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Fri Jun 8, 2012, 07:22 PM

Protect Workers From More One-Sided Trade Agreements

Negotiations are continuing on the Trans-Pacific Partnership Free Trade Agreement (TPP FTA)--the next ones will be held in San Diego July 2-10. Can you participate?

The TPP FTA is a proposed trade agreement between the U.S. and eight other Pacific Rim countries (Australia, Brunei Darussalam, Chile, Malaysia, New Zealand, Peru, Singapore, and Vietnam). Mexico, Canada, and Japan have also expressed interest in joining.

The administration has called this FTA a "new model." However, there are few indications that the substance of the agreement will differ in a significant, positive way from past trade agreements based on the NAFTA model -- meaning it is not clear how this will be an agreement for the 99% instead of the 1%). It is not evident that the “new model” includes the major changes that labor and progressive groups have been advocating for more than a decade.

While the Administration touts TPP as a job-creating enterprise, it has not commissioned a job impacts study to be done by the International Trade Commission. The Administration has provided no information as to how the TPP specifically will promote manufacturing more effectively than US trade policy has done for the past 20 years (during which time we have lost almost 700,000 jobs to NAFTA and more than 2.8 million to China after its entry into the WTO). In particular, bad trade deals since NAFTA have not only killed jobs and closed factories, but have pushed wages downward and contributed to the decline of labor unions in the private sector.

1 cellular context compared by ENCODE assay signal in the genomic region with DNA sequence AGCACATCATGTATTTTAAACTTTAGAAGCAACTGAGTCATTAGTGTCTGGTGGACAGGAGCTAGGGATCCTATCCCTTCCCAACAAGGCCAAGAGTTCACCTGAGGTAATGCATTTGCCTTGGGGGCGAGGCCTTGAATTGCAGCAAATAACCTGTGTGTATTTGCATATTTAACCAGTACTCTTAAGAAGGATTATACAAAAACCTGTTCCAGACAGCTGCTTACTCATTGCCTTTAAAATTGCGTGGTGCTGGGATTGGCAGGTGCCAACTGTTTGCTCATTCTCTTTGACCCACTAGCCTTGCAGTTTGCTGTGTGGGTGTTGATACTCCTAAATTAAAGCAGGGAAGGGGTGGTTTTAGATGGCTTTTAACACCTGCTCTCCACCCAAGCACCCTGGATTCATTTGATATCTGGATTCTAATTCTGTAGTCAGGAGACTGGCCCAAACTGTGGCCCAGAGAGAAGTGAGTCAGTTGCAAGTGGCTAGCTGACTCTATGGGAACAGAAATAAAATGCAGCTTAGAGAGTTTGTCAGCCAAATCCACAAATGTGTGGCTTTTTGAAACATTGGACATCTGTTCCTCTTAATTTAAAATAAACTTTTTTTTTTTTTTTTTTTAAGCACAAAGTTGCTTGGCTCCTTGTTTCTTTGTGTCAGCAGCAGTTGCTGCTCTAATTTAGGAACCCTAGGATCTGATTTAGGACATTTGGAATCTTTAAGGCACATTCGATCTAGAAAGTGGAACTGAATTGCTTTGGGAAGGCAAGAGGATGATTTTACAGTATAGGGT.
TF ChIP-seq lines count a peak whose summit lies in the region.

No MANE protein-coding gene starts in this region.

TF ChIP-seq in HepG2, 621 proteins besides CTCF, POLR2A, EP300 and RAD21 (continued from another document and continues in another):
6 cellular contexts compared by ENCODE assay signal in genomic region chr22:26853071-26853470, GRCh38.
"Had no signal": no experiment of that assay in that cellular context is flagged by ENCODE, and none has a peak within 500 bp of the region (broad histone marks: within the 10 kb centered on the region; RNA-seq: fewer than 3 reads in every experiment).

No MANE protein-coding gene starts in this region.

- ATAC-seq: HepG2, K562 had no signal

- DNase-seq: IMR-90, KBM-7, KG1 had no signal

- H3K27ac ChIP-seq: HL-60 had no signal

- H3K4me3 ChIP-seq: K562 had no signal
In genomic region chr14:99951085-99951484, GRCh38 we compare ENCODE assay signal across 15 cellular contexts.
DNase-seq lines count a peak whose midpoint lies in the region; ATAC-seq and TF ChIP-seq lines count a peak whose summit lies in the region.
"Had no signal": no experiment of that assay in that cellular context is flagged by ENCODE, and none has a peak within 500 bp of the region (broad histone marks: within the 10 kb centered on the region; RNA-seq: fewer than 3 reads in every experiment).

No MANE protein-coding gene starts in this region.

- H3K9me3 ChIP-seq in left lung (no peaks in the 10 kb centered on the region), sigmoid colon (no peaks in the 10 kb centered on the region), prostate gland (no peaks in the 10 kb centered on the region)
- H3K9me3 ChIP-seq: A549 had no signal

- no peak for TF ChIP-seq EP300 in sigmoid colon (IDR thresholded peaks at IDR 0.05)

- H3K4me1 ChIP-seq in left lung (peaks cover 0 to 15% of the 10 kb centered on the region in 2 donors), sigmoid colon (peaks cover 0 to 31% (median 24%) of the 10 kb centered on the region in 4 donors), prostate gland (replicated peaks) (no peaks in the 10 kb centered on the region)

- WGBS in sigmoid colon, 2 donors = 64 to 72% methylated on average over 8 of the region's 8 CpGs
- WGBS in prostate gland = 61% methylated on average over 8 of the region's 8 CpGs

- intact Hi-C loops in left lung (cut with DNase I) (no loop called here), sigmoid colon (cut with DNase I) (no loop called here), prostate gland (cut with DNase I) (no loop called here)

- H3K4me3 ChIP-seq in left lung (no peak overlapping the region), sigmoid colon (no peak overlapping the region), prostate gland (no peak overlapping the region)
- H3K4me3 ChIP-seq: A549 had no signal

A major difference from past trade agreements is that a completed TPP would allow new countries to join, or "dock-on," at any time. This dock-on aspect could be one of the most critical of the entire agreement, as it would allow any country in the world to join the agreement at a later date. This includes China. It is also not yet clear whether the agreement will ensure that an up or down vote in Congress will take place for each new entrant (for example, new entrants can join the WTO without such a vote).

Negotiations for the TPP remain closed to the public, and the text of the agreement remains classified. The press has largely ignored the negotiations, even when they have happened on American soil. The American public seems largely unaware and unengaged in the process.

Are you interested in engaging? In helping to tell the Administration that this agreement MUST be different than the corporate-centric agreements of the past? If so, contact your local Occupy San Diego movement -- or send me a PM and I will put you in touch with the organizers. YOUR help can raise the profile on this agreement and make sure it works for workers worldwide.

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Reply Protect Workers From More One-Sided Trade Agreements (Original post)
OrwellwasRight Jun 2012 OP
bananas Jun 2012 #1
OrwellwasRight Jun 2012 #2
OrwellwasRight Jul 2012 #3

Response to OrwellwasRight (Original post)

Wed Jun 13, 2012, 01:28 PM

2. Relevant website and email address for interested DUers:


Send an email to this address for more information: osdnotpp@gmail.com

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Response to OrwellwasRight (Original post)

Tue Jul 3, 2012, 07:37 PM

3. KPBS TV has a story about TPP on tonight at 6:30 on Evening Edition.

more community teach-ins Thursday and Friday. Pots and pans March Downtown San Diego Saturday!!

Complete schedule here: http://stoptpp.org/calendar-of-events/

Learn more here: http://www.aflcio.org/Issues/Trade/Trans-Pacific-Free-Trade-Agreement

KPBS Link here: http://www.kpbs.org/news/2012/jul/03/free-trade-negoations-sneak-san-diego/

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